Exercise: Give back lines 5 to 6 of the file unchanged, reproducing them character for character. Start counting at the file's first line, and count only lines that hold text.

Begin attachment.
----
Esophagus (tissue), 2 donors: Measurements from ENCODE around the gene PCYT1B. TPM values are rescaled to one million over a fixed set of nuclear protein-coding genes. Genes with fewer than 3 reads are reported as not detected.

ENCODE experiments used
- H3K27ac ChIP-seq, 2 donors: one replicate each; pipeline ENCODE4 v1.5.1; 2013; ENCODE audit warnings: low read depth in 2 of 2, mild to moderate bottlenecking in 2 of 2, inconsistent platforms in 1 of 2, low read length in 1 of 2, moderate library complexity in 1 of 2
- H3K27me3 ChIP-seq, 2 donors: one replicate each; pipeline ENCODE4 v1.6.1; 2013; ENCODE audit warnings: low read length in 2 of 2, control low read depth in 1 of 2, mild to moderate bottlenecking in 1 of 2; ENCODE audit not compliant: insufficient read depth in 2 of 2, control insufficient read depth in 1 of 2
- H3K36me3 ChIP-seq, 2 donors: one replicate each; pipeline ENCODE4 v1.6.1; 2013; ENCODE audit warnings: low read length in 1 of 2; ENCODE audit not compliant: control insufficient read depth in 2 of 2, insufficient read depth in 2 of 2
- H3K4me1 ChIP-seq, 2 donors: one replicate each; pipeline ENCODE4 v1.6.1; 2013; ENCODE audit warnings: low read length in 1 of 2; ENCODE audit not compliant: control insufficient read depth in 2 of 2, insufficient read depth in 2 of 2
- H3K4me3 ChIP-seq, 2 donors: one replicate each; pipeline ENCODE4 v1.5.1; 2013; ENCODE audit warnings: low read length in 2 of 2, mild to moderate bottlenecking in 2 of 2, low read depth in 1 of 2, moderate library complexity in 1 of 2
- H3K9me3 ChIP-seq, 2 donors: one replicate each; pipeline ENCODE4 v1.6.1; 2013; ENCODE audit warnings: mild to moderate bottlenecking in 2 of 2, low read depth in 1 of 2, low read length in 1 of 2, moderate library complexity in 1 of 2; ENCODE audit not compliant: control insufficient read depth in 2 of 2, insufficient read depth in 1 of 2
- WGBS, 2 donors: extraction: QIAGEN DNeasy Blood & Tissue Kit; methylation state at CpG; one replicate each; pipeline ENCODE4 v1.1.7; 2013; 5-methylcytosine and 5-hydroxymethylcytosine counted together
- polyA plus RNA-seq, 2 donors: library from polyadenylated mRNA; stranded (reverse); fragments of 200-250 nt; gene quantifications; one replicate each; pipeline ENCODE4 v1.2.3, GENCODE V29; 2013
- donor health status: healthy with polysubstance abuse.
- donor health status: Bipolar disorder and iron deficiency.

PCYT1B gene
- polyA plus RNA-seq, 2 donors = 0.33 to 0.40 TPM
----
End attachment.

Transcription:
- H3K36me3 ChIP-seq, 2 donors: one replicate each; pipeline ENCODE4 v1.6.1; 2013; ENCODE audit warnings: low read length in 1 of 2; ENCODE audit not compliant: control insufficient read depth in 2 of 2, insufficient read depth in 2 of 2
- H3K4me1 ChIP-seq, 2 donors: one replicate each; pipeline ENCODE4 v1.6.1; 2013; ENCODE audit warnings: low read length in 1 of 2; ENCODE audit not compliant: control insufficient read depth in 2 of 2, insufficient read depth in 2 of 2